The Uniform Act allows lenders to take security over a broad range of assets in Burkina Faso;  however, it does not regulate all types of security (e.g. it does not cover security over mining  titles). The main problem with taking security in Burkina Faso remains the significant costs of registration. Under the Uniform Act there is no concept of a f loating charge covering all or most of a company’s assets. Generally, each type of asset is  subject to a specific security with different creation and perfection requirements. It is possible  to take security over future assets and to secure future debts if such future assets or future  debts are sufficiently identified.

The forms of security (in addition to foreign security law) include:

  • pledge of shares or financial instruments (nantissement de valeurs mobilières et comptes  titres);
  • pledge of professional equipment and vehicles (gage de matériel professionnel et de véhicules);
  • pledge of inventory (gage de stocks);
  • pledge over bank accounts (nantissement de compte bancaire);
  • security over receivables (cession/nantissement de créances);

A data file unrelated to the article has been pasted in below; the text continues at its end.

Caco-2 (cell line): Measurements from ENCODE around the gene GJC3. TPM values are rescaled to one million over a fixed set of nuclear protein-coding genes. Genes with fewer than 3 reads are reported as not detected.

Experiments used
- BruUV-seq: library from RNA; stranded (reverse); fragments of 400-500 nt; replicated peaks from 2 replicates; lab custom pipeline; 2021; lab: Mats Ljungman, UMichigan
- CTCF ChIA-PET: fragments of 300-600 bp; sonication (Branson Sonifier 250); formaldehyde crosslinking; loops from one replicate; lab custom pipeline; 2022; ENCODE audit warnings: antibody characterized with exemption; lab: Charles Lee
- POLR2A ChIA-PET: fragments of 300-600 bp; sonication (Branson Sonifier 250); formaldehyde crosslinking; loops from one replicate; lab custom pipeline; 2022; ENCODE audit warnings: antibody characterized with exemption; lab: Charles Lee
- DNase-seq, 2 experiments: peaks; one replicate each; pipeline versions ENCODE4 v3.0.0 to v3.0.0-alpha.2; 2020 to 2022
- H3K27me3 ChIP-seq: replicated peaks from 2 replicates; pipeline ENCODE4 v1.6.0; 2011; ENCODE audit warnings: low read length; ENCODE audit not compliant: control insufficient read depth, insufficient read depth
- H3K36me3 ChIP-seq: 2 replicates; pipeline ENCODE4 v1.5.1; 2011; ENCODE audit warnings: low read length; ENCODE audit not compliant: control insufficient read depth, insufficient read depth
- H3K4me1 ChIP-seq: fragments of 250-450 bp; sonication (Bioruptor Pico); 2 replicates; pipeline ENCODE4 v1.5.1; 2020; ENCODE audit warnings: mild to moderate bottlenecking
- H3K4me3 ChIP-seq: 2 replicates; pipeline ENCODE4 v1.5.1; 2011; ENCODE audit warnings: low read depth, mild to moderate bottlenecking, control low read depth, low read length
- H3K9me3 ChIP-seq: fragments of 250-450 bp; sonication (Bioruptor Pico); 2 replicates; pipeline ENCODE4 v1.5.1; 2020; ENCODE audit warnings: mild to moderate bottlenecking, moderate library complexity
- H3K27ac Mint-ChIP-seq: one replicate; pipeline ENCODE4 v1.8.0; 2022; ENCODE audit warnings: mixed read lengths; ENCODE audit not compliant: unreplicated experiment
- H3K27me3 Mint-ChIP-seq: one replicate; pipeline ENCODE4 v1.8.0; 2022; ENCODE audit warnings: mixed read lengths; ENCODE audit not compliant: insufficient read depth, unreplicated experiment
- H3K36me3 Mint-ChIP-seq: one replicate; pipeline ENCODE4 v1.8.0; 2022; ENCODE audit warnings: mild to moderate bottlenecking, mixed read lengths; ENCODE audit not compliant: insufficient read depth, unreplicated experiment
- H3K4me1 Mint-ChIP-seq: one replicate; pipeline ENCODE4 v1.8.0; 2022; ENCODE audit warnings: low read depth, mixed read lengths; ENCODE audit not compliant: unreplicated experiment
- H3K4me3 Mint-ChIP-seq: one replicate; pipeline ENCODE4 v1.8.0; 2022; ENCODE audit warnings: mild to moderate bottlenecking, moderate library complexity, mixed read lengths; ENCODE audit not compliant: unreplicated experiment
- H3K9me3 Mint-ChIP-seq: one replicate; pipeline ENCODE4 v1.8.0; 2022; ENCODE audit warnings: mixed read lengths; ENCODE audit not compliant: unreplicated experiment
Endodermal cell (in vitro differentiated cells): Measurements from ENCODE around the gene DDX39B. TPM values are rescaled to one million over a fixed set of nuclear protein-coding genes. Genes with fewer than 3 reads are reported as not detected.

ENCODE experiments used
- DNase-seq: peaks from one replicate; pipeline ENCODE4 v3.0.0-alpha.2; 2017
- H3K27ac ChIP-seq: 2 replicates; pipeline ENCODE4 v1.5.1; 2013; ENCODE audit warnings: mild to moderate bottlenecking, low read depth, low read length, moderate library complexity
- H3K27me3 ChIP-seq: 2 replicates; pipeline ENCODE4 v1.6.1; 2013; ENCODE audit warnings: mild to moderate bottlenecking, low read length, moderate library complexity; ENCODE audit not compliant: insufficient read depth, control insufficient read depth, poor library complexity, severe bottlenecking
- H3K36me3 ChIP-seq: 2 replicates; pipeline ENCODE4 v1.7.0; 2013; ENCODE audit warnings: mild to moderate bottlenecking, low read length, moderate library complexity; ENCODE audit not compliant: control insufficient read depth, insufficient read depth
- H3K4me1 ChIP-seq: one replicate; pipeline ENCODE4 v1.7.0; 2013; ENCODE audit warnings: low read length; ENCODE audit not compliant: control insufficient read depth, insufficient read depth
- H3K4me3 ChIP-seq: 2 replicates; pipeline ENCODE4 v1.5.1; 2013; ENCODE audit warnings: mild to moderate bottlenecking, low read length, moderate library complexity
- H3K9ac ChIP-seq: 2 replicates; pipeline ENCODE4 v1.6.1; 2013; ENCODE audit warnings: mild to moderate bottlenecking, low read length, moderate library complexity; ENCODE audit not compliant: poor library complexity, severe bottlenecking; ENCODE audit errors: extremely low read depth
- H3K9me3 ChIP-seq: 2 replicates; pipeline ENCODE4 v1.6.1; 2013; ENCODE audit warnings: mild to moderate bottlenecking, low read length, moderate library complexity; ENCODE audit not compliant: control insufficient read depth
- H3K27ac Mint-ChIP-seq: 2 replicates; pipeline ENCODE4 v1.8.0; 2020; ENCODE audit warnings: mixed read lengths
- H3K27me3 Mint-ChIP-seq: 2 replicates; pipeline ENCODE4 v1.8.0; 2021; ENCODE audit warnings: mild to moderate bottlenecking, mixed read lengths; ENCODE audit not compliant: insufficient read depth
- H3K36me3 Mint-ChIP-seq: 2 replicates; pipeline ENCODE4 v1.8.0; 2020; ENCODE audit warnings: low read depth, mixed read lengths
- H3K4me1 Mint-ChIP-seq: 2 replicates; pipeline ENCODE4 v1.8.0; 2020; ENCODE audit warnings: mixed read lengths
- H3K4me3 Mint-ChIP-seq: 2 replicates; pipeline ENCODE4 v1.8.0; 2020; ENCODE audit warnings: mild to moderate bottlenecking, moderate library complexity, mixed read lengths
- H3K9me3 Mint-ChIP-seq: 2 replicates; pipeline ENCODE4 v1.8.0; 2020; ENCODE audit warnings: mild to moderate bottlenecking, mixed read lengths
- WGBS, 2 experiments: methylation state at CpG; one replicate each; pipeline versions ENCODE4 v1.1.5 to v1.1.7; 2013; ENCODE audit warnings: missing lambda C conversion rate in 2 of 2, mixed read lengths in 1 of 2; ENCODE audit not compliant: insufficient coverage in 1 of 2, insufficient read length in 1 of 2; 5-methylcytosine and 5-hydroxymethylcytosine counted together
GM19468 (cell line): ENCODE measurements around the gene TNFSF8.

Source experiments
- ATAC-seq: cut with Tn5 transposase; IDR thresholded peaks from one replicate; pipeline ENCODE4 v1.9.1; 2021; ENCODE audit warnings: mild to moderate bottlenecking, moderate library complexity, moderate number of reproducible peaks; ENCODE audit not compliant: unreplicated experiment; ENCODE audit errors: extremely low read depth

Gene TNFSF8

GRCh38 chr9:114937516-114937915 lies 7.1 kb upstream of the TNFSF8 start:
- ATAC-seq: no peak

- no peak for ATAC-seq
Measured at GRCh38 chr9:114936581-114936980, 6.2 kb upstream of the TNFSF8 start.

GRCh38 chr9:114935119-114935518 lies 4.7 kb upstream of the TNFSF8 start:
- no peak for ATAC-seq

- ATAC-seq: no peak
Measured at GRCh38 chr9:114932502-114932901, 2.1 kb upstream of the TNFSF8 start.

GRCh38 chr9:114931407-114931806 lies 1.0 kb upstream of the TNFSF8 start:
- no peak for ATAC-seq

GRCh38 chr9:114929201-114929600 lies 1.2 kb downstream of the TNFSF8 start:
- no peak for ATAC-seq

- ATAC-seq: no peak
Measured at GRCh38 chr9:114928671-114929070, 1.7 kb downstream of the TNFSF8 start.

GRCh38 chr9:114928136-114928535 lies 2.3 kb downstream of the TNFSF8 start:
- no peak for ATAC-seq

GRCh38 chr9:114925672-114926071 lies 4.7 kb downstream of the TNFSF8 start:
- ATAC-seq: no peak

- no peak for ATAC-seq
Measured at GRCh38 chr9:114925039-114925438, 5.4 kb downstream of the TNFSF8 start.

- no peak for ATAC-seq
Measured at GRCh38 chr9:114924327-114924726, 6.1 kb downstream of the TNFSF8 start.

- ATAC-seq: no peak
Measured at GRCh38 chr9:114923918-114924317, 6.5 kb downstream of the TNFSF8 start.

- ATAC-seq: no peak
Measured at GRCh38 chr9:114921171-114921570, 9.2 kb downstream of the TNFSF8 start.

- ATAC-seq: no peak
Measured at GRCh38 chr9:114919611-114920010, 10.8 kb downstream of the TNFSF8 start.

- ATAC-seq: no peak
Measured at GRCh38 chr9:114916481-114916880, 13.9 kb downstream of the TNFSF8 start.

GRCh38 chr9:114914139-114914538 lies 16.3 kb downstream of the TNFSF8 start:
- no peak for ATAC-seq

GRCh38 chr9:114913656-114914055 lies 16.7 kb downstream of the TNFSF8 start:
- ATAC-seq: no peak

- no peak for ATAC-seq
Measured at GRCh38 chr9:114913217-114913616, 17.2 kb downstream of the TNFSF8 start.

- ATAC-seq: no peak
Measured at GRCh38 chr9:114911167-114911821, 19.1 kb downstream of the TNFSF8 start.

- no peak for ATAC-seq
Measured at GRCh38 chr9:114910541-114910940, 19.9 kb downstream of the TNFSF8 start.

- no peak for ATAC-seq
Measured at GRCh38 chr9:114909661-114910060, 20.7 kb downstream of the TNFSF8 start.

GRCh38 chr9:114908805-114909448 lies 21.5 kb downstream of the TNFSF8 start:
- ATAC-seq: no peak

• cash collateral (transfert fiduciaire de sommes d’argent);
  • guarantee and surety bonds;
  • mortgages (hypothèque); and
  • security over mining titles / mining convention.


Recent amendments to the Uniform Act have streamlined the perfection process. Since 2011, a public,  centralised computerised record for OHADA security interests has existed at all levels (local,  national and regional). The record is maintained by  the “Registre de Commerce et du Crédit  Mobilier” (“RCCM”) – of which Burkina Faso has its own office. Security interests must be  registered here in order to be enforceable against third parties. Depending on  the date of  registration, different priority rankings can be created over the assets, and security interests  can be recorded by any of the creditor, security agent or  the debtor.

The perfection process varies in respect of different security types; however, it can be summarised  as follows: (i) approval by the appropriate corporate entity; (ii) registration with the  appropriate local authorities (tax authorities and RCCM); (iii) for most security, notification to  the relevant pledged debtors or applicable banks.